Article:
Stingless bees are quite different. First of all, unlike the normal honey bees, they don’t need to be sprayed with miticides because their hive is made from both beeswax and propolis. If you have the chance to see the image of the hive on our website, you’ll notice that it’s very brown and that’s the propolis that they’re using to build the hive with. Propolis is a natural anti-bacterial, anti-microbial kind of substance so they’re actually pest-free naturally, the hives. Unlike some practices in other countries, where stingless bee colonies are harvested from the wild by cutting down trees, the beekeepers that we work with in the Philippines educate farmers on how they can multiply their hives without having to take wild colonies. They are also very selective of the farms that they work with, ensuring that these farms are away from cities and not next to rice fields where they spray a lot of pesticides.

In terms of sustainability, because these bees are producing such a small amount of honey, there was a need to actually encourage more farms to keep these bees, which not only helps them transit towards organic farming but also increasing the population of the bees.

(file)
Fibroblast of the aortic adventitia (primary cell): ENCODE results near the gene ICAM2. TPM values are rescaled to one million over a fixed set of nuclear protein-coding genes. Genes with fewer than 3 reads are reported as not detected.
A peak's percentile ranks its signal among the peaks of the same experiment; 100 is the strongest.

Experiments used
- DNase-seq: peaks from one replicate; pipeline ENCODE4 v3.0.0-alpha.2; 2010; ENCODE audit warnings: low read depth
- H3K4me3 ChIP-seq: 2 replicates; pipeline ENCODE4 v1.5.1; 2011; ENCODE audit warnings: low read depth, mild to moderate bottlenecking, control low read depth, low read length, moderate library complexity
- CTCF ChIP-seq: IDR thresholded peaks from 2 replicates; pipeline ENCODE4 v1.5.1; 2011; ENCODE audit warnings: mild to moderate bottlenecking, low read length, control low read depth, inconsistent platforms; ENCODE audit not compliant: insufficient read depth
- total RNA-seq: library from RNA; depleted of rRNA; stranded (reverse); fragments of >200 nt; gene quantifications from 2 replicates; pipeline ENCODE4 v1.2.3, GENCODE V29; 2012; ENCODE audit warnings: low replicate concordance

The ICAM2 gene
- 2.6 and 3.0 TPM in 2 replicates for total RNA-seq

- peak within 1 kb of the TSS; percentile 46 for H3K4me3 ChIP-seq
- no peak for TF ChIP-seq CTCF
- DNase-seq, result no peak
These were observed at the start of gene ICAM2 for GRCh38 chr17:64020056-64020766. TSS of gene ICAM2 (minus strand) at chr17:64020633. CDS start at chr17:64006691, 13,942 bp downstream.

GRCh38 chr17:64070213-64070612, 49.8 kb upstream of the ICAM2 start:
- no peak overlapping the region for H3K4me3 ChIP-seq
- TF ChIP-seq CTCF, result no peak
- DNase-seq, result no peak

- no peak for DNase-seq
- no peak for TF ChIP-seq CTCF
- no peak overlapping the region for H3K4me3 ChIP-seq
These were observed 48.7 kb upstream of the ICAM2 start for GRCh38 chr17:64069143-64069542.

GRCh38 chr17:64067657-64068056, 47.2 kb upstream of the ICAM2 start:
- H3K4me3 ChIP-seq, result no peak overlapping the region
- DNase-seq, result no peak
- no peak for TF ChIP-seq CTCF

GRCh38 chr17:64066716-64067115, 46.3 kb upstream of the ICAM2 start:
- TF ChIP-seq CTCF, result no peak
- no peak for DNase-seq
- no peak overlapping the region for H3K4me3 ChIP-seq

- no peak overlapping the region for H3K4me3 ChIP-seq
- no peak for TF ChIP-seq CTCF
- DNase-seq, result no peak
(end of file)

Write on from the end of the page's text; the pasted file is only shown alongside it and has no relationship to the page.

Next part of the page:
What are your three bestselling products?

That would be our Trigona honey, our Trigona Propolis Throat Spray, as well as our Himalayan Salt Pili Nuts.


And the last question, what does conscious living mean to you?

Living consciously is being aware of what that we do, and what we eat or consume. It’s really about reading labels, understanding where food comes from, and how things are made.  That’s why we always advise people to go and find out how their food is produced, find out what honey actually is.

We shouldn’t take for granted that what we see on the shelves are safe to consume because even the authorities can’t always protect us and be proactive about testing products. It’s also being conscious about the impact that you’re making on the environment.

There are still foods that we have yet to be discovered that have amazing benefits but are possibly lost to us due to deforestation or other environmental issues – – which is why we also seek to promote tropical biodiversity.


Discover more about GTC Life by following them on Facebook and Instagram, or head to their website to shop their range of products. 

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Olivia is a bon vivant with an insatiable appetite for...everything. Upon being horrified at the amount of rubbish she produced in a single day, her journey towards finding a better balance between being extravagant yet sustainable began. Like most obsessions, down the rabbit hole she went and it wasn’t long before she decided to shift her sustainable preachings from Friday nights after too much wine to every day at Green Is The New Black. Olivia is still trying to figure all this ‘the end of the world’ stuff out, so she is keepin’ it real, one super small #LittleGreenStep at a time. Be like Olivia.